Creating a Rule Base (PID and Fuzzy Logic Toolkit)

LabVIEW 2012 PID and Fuzzy Logic Toolkit Help

Edition Date: June 2012

Part Number: 370401J-01

»View Product Info
Download Help (Windows Only)

After create linguistic variables, defining linguistic terms, and creating membership functions, the last step of fuzzy system design is creating a rule base. Rules describe, in words, the relationships between input and output linguistic variables based on their linguistic terms. A rule base is the set of rules for a fuzzy system.

To create a rule, you must specify the antecedents, or IF portions, and consequents, or THEN portions, of the rule. For example, consider the following rule for a vehicle maneuvering fuzzy system:

IF Vehicle Position x is Left Center AND Vehicle Orientation β is Left Up, THEN Steering Angle φ is Positive Small.

The clauses "Vehicle Position x is Left Center" and "Vehicle Orientation β is Left Up" are the antecedents of this rule. The clause "Steering Angle φ is Positive Small" is the consequent of this rule.

Associate an input linguistic variable with a corresponding linguistic term to form an antecedent. Associate an output linguistic variable with a corresponding linguistic term to form a consequent. The consequent of a rule represents the action you want the fuzzy controller to take if the linguistic terms of the input linguistic variables in the rule are met.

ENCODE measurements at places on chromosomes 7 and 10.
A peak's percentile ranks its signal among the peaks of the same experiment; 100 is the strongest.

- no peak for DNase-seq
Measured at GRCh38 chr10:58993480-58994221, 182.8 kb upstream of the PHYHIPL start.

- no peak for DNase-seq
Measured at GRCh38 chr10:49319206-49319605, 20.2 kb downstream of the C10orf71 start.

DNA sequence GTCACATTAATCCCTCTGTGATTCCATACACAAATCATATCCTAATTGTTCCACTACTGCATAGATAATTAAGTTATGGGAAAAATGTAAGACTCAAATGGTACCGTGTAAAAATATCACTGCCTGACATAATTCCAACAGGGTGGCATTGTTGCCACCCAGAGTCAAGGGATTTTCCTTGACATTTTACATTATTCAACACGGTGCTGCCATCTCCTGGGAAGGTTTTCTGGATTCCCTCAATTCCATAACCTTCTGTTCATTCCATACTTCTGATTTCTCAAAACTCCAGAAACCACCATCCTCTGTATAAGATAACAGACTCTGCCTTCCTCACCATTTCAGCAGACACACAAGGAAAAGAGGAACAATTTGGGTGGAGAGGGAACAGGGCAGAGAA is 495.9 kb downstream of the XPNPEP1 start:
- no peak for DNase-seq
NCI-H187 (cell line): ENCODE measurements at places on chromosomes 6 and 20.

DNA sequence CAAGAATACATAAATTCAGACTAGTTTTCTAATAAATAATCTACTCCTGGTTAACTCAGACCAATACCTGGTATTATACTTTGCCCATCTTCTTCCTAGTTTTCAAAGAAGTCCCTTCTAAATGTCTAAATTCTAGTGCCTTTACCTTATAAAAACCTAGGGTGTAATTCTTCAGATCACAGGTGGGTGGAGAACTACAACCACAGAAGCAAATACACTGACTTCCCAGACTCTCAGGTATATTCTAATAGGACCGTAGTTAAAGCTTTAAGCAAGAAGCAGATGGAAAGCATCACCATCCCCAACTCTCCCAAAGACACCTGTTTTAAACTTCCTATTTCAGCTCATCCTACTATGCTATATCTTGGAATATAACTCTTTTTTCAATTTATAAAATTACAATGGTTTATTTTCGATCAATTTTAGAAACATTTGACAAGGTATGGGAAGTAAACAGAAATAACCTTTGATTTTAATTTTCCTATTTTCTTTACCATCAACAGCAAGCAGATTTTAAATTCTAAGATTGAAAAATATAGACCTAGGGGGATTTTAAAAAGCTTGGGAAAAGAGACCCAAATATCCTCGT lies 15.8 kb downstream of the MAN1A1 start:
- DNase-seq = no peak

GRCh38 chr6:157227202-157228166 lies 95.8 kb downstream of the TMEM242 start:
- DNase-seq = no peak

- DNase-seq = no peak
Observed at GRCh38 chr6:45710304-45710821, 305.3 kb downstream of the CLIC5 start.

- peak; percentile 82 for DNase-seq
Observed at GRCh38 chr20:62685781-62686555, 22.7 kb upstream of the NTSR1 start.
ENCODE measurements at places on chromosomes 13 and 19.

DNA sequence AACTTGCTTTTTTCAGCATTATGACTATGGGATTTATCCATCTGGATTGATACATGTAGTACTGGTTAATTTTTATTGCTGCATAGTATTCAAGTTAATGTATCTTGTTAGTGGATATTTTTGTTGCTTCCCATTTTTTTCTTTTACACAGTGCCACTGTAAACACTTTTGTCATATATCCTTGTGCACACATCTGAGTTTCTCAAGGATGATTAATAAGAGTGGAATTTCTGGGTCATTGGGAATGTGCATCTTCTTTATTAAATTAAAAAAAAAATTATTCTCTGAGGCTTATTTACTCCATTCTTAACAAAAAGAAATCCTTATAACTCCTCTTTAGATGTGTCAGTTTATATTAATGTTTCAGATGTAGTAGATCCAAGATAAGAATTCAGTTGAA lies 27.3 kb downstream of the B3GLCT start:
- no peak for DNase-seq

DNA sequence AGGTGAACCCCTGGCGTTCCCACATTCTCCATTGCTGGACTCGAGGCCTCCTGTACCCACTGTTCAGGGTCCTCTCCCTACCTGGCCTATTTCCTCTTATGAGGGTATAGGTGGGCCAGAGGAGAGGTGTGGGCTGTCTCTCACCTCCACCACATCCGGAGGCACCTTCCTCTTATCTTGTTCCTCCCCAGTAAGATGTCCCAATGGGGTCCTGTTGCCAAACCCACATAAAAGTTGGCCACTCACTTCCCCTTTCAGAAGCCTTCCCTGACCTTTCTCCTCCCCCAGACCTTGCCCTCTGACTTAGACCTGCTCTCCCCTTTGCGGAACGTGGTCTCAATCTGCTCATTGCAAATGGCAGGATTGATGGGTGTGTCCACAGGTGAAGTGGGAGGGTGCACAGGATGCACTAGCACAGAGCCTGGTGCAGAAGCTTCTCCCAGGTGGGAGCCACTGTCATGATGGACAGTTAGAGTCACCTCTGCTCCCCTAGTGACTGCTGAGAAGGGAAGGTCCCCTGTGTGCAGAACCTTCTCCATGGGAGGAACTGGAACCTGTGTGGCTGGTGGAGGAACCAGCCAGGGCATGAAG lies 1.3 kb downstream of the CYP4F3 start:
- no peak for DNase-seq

When constructing a rule base, avoid contradictory rules, or rules with the same IF portion but different THEN portions. A consistent rule base is a rule base that has no contradictory rules.

Note   The rule base itself the biggest influence on the I/O characteristics of a fuzzy controller. The rule base determines the principal functionality of the controller. Refer to the Using the Mean of Maximum (MoM) Defuzzification Method example to see how changing the rule base can affect the output characteristic of a fuzzy controller.

Total Possible Rules

The total number N of possible rules for a fuzzy system is defined by the following equation:

N = p1*p2*...*pn

where pn is the number of linguistic terms for the input linguistic variable n.

If each input linguistic variable has the same number of linguistic terms, the total number N of possible rules is defined by the following equation:

N = pm

where p is the number of linguistic terms for each input linguistic variable and m is the number of input linguistic variables. For example, for three input linguistic variables with five linguistic terms each, the total number of possible rules is N = 53 = 125.

Additional Information About Rule Bases

The following topics contain additional important information about creating rule bases:


Not Helpful